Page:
The Three of Us

Parents keep their son’s legacy alive by advocating for mental health.

Ask Todd and Laura Crooks about their son Chad, and they’ll willingly share his story. But it’s sad, and it’s much shorter than it should be.

Chad was mathematically and scientifically gifted; he attended a STEM high school and dreamed of becoming a NASA engineer. By his junior year, however, he found it hard to stay focused in class and was diagnosed with ADHD. Chad studied engineering at college, but returned home after a difficult freshman year, telling his family that he’d been hearing voices. He was diagnosed with schizophrenia and depression, but medication didn’t seem to help. In 2016, tragically, Chad died by suicide.

“If we can help someone like Chad and give them hope for the future, we know that Chad is still with us.”

- Laura Crooks

Taking stock

“When Chad was first diagnosed, it was really hard to know what we needed to learn,” says Laura. “We didn’t have the resources to help navigate the system or even to figure out how to help him.”A few months after Chad’s death, Todd and Laura were starting to come to terms with their loss — and realizing the challenges that people like Chad face in accessing mental health care in Washington.

“There was no network; everything was very locally centered,” says Todd. “There needed to be a way for the right stakeholders to be in a room together.”

To unify those efforts — and to help them process their grief — they founded Chad’s Legacy Project, a nonprofit dedicated to increasing awareness, reducing stigma and promoting cures for mental illness.

They also envisioned a new kind of mental health conference: one where stakeholders, caregivers and the community could come together, devise solutions and be held responsible for moving initiatives forward.

First, Laura and Todd reached out to Jim Vollendroff, then the director of behavioral health care for King County and now the director of the UW Medicine Behavioral Health Institute at Harborview Medical Center. He agreed to help. Next, the three of them approached Jürgen Unützer, MD, MPH, MA, professor and chair of the Department of Psychiatry and Behavioral Sciences at UW Medicine, and promptly secured his partnership, too.

Planning for transformation

The Crookses, Vollendroff, and Unützer’s team, including Rebecca Sladek, associate director of marketing and communications in psychiatry, set about planning the first Washington State Mental Health Summit, held in 2018. The second summit, held Oct. 29, 2019, grew into a major event, with hundreds of educators, government officials, healthcare providers and health insurance companies collaborating to take action on mental health care initiatives. Todd calls it “transformative.”

“The summit has already inspired a number of great partnerships and collaborations,” says Unützer. “It gives me a lot of hope that things can get better.”

The partners are particularly proud of mental health “first aid” classes for youth, now regularly held at Seattle Children’s. It’s a national program that Chad’s Legacy Project and King County brought to the region. To date, over 2,000 participants — including parents, teachers, caregivers and peers — have been trained in recognizing and offering support for mental health issues ranging from depression to self-harm.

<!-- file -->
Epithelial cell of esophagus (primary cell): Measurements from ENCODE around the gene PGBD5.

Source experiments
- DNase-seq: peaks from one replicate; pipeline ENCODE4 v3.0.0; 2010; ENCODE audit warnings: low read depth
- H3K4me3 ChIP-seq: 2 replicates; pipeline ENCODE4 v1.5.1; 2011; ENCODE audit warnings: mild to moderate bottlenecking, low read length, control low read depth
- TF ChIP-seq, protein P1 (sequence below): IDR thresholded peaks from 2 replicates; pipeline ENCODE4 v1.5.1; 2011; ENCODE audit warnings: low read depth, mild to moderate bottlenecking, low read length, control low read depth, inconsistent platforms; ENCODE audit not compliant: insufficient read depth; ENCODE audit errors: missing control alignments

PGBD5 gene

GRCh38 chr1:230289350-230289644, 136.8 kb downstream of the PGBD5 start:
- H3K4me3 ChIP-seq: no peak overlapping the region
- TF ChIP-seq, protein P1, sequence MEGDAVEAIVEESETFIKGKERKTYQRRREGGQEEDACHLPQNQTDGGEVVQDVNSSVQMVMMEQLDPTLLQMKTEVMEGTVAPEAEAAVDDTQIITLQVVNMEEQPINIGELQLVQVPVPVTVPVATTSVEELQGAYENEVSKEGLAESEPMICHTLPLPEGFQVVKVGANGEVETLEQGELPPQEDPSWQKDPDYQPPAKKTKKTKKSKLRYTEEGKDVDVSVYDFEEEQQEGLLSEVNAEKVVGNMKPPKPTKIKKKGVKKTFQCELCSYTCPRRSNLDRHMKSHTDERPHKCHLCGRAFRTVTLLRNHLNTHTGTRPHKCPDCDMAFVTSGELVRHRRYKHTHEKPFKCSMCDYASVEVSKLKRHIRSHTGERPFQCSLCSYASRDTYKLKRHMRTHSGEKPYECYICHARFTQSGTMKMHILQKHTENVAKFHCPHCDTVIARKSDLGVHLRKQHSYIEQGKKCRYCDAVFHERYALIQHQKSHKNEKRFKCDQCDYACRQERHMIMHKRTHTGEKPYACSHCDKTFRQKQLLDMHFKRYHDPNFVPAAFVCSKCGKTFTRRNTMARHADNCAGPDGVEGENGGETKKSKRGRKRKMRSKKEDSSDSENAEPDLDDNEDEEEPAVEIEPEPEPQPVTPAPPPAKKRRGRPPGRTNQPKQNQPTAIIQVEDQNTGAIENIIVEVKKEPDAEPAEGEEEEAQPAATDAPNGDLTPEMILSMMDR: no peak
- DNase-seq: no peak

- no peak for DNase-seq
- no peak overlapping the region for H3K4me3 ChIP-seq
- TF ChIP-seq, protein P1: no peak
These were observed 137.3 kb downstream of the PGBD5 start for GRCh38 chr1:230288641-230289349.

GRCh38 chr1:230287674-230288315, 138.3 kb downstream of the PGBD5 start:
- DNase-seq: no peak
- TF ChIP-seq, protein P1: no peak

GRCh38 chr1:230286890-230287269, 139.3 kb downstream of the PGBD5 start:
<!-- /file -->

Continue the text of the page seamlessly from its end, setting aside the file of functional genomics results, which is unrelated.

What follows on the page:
“I’d really like mental health first aid to be as prevalent as CPR training in our community,” says Laura.

In addition to being excited about the summit’s capacity to spark change, the Crookses were also very pleased to hear about the creation of the Garvey Institute for Brain Health Solutions at UW Medicine, established with a $50 million gift from Mike and Lynn Garvey this fall. The institute will promote innovative research and treatments for brain-health-related conditions such as depression, post-traumatic stress disorder and addiction.

“These gifts are really profound and can be the catalyst for moving things forward,” says Laura.

Providing hope

With all their work and advocacy, the Crookses hope to help patients and families connect with the mental health resources they need, especially in the stressful period following an initial diagnosis. After all, they believe, it’s what Chad would want them to do. And Unützer thinks they’re succeeding.

“Laura and Todd are simply amazing,” says Unützer. “They have inspired us all by taking the pain and grief related to the loss of their son and using it to support other families, make changes in our state, and challenge us all to do better.”

“If we can help someone like Chad and give them hope for the future, we know that Chad is still with us,” says Laura. “We believe it’s the three of us in this work, not just the two of us.”

Need to talk?

If you’re having suicidal thoughts or are in crisis, you’re not alone. Call the National Suicide Prevention Lifeline at 800.273.8255, or text HOME to 741741 (the Crisis Text Line). Both provide free, confidential support, 24/7.

ACCELERATE CARE

If you’d like to help improve mental health care in Washington for people like Chad Crooks, please make a gift to support behavioral health research.

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